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Featured photo credit: Purple Rain/Matthias Ripp via flic.kr

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Last Updated on September 20, 2018

How to Stay Calm and Cool When You Are Extremely Stressful

How to Stay Calm and Cool When You Are Extremely Stressful

Being in a hurry all the time drains your energy. Your work and routine life make you feel overwhelmed. Getting caught up in things beyond your control stresses you out…

If you’d like to stay calm and cool in stressful situations, put the following 8 steps into practice:

1. Breathe

The next time you’re faced with a stressful situation that makes you want to hurry, stop what you’re doing for one minute and perform the following steps:

  • Take five deep breaths in and out (your belly should come forward with each inhale).
  • Imagine all that stress leaving your body with each exhale.
  • Smile. Fake it if you have to. It’s pretty hard to stay grumpy with a goofy grin on your face.

Feel free to repeat the above steps every few hours at work or home if you need to.

2. Loosen up

After your breathing session, perform a quick body scan to identify any areas that are tight or tense. Clenched jaw? Rounded shoulders? Anything else that isn’t at ease?

Gently touch or massage any of your body parts that are under tension to encourage total relaxation. It might help to imagine you’re in a place that calms you: a beach, hot tub, or nature trail, for example.

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3. Chew slowly

Slow down at the dinner table if you want to learn to be patient and lose weight. Shoveling your food down as fast as you can is a surefire way to eat more than you need to (and find yourself with a bellyache).

Be a mindful eater who pays attention to the taste, texture, and aroma of every dish. Chew slowly while you try to guess all of the ingredients that were used to prepare your dish.

Chewing slowly will also reduce those dreadful late-night cravings that sneak up on you after work.

4. Let go

Cliche as it sounds, it’s very effective.

The thing that seems like the end of the world right now?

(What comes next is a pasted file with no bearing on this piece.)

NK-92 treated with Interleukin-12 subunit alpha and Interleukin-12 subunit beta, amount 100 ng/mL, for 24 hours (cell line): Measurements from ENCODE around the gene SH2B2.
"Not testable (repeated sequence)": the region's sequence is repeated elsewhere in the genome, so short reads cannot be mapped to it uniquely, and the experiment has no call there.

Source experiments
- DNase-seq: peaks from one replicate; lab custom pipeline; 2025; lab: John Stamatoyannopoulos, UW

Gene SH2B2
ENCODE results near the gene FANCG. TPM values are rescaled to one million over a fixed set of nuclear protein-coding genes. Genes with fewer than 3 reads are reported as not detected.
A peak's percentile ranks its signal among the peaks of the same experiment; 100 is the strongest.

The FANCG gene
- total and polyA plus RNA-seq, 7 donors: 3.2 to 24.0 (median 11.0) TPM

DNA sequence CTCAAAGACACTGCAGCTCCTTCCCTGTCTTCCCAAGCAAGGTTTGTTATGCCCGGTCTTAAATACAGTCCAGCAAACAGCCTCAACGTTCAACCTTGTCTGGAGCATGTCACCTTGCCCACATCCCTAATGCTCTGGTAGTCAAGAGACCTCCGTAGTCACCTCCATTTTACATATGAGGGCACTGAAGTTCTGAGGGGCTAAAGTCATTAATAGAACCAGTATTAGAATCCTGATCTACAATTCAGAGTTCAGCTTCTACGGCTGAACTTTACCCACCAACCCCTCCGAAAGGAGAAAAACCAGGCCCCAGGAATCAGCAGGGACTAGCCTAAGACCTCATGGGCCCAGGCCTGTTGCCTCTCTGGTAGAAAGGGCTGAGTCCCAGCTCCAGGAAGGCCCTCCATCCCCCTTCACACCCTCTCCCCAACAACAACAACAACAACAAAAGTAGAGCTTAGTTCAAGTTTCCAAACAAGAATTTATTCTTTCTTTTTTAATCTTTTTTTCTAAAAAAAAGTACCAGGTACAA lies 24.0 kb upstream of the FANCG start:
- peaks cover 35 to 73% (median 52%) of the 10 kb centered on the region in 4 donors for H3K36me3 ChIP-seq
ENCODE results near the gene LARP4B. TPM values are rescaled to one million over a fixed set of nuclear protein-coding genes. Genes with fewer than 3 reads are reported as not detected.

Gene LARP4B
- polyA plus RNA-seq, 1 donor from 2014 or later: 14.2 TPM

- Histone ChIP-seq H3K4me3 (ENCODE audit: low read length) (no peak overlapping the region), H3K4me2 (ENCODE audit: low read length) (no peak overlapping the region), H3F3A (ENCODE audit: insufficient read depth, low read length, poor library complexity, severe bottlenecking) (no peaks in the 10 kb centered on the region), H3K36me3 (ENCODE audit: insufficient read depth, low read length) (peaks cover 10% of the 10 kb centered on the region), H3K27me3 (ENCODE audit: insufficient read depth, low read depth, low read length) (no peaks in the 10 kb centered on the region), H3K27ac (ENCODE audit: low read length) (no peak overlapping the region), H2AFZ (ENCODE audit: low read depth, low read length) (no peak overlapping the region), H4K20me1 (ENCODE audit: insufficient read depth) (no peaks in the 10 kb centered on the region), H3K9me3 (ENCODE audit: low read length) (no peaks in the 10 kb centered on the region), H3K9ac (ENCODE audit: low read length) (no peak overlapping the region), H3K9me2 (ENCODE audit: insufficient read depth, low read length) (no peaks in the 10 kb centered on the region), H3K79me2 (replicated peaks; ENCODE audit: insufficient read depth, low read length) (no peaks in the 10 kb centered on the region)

It’s not. Promise.

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Stressing and worrying about the situation you’re in won’t do any good because you’re already in it, so just let it go.

Letting go isn’t easy, so here’s a guide to help you:

21 Things To Do When You Find It Hard To Let Go

5. Enjoy the journey

Focusing on the end result can quickly become exhausting. Chasing a bold, audacious goal that’s going to require a lot of time and patience? Split it into several mini-goals so you’ll have several causes for celebration.

Stop focusing on the negative thoughts. Giving yourself consistent positive feedback will help you grow patience, stay encouraged, and find more joy in the process of achieving your goals.

6. Look at the big picture

The next time you find your stress level skyrocketing, take a deep breath, and ask yourself:

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Will this matter to me…

  • Next week?
  • Next month?
  • Next year?
  • In 10 years?

Hint: No, it won’t.

I bet most of the stuff that stresses you wouldn’t matter the next week, maybe not even the next day.

Stop agonizing over things you can’t control because you’re only hurting yourself.

7. Stop demanding perfection of yourself

You’re not perfect and that’s okay. Show me a person who claims to be perfect and I’ll show you a dirty liar.

Demanding perfection of yourself (or anybody else) will only stress you out because it just isn’t possible.

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8. Practice patience every day

Below are a few easy ways you can practice patience every day, increasing your ability to remain calm and cool in times of stress:

  • The next time you go to the grocery store, get in the longest line.
  • Instead of going through the drive-thru at your bank, go inside.
  • Take a long walk through a secluded park or trail.

Final thoughts

Staying calm in stressful situations is possible, all you need is some daily practice.

Taking deep breaths and eat mindfully are some simple ways to train your brain to be more patient. But changing the way you think of a situation and staying positive are most important in keeping cool whenever you feel overwhelmed and stressful.

Featured photo credit: Brooke Cagle via unsplash.com